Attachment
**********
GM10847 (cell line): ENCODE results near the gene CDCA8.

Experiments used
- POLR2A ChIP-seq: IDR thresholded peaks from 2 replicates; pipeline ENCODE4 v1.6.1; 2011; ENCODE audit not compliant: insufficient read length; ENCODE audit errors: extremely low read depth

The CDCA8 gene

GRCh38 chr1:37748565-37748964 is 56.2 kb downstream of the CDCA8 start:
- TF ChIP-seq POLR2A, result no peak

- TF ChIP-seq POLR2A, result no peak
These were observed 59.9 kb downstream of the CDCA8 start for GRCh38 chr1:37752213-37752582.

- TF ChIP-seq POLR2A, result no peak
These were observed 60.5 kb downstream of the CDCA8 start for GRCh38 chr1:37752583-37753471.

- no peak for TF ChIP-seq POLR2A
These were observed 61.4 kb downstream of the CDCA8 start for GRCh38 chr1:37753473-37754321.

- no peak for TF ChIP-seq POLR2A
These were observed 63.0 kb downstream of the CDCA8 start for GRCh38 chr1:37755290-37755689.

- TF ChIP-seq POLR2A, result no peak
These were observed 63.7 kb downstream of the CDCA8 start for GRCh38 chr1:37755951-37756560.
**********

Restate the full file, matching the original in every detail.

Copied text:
GM10847 (cell line): ENCODE results near the gene CDCA8.

Experiments used
- POLR2A ChIP-seq: IDR thresholded peaks from 2 replicates; pipeline ENCODE4 v1.6.1; 2011; ENCODE audit not compliant: insufficient read length; ENCODE audit errors: extremely low read depth

The CDCA8 gene

GRCh38 chr1:37748565-37748964 is 56.2 kb downstream of the CDCA8 start:
- TF ChIP-seq POLR2A, result no peak

- TF ChIP-seq POLR2A, result no peak
These were observed 59.9 kb downstream of the CDCA8 start for GRCh38 chr1:37752213-37752582.

- TF ChIP-seq POLR2A, result no peak
These were observed 60.5 kb downstream of the CDCA8 start for GRCh38 chr1:37752583-37753471.

- no peak for TF ChIP-seq POLR2A
These were observed 61.4 kb downstream of the CDCA8 start for GRCh38 chr1:37753473-37754321.

- no peak for TF ChIP-seq POLR2A
These were observed 63.0 kb downstream of the CDCA8 start for GRCh38 chr1:37755290-37755689.

- TF ChIP-seq POLR2A, result no peak
These were observed 63.7 kb downstream of the CDCA8 start for GRCh38 chr1:37755951-37756560.